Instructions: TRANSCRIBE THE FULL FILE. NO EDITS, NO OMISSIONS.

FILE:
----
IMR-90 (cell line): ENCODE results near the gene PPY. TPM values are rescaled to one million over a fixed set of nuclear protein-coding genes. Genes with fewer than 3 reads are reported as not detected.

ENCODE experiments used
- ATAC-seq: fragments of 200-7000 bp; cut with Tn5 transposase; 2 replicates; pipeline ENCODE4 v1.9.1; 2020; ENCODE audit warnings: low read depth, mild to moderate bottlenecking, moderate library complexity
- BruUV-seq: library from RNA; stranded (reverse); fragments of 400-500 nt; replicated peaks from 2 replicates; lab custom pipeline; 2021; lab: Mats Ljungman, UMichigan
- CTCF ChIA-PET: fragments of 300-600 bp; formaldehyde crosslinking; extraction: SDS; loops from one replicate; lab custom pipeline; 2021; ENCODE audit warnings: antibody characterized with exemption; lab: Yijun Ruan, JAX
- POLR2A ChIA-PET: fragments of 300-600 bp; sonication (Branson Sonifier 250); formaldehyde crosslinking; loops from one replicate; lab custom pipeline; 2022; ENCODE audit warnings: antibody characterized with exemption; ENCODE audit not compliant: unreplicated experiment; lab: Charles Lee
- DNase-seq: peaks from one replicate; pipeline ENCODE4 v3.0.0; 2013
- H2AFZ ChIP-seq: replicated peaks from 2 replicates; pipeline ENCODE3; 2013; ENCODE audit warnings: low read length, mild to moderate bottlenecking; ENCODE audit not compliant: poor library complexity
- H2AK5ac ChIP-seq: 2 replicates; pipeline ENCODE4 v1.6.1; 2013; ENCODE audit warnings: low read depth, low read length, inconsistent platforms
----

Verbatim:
IMR-90 (cell line): ENCODE results near the gene PPY. TPM values are rescaled to one million over a fixed set of nuclear protein-coding genes. Genes with fewer than 3 reads are reported as not detected.

ENCODE experiments used
- ATAC-seq: fragments of 200-7000 bp; cut with Tn5 transposase; 2 replicates; pipeline ENCODE4 v1.9.1; 2020; ENCODE audit warnings: low read depth, mild to moderate bottlenecking, moderate library complexity
- BruUV-seq: library from RNA; stranded (reverse); fragments of 400-500 nt; replicated peaks from 2 replicates; lab custom pipeline; 2021; lab: Mats Ljungman, UMichigan
- CTCF ChIA-PET: fragments of 300-600 bp; formaldehyde crosslinking; extraction: SDS; loops from one replicate; lab custom pipeline; 2021; ENCODE audit warnings: antibody characterized with exemption; lab: Yijun Ruan, JAX
- POLR2A ChIA-PET: fragments of 300-600 bp; sonication (Branson Sonifier 250); formaldehyde crosslinking; loops from one replicate; lab custom pipeline; 2022; ENCODE audit warnings: antibody characterized with exemption; ENCODE audit not compliant: unreplicated experiment; lab: Charles Lee
- DNase-seq: peaks from one replicate; pipeline ENCODE4 v3.0.0; 2013
- H2AFZ ChIP-seq: replicated peaks from 2 replicates; pipeline ENCODE3; 2013; ENCODE audit warnings: low read length, mild to moderate bottlenecking; ENCODE audit not compliant: poor library complexity
- H2AK5ac ChIP-seq: 2 replicates; pipeline ENCODE4 v1.6.1; 2013; ENCODE audit warnings: low read depth, low read length, inconsistent platforms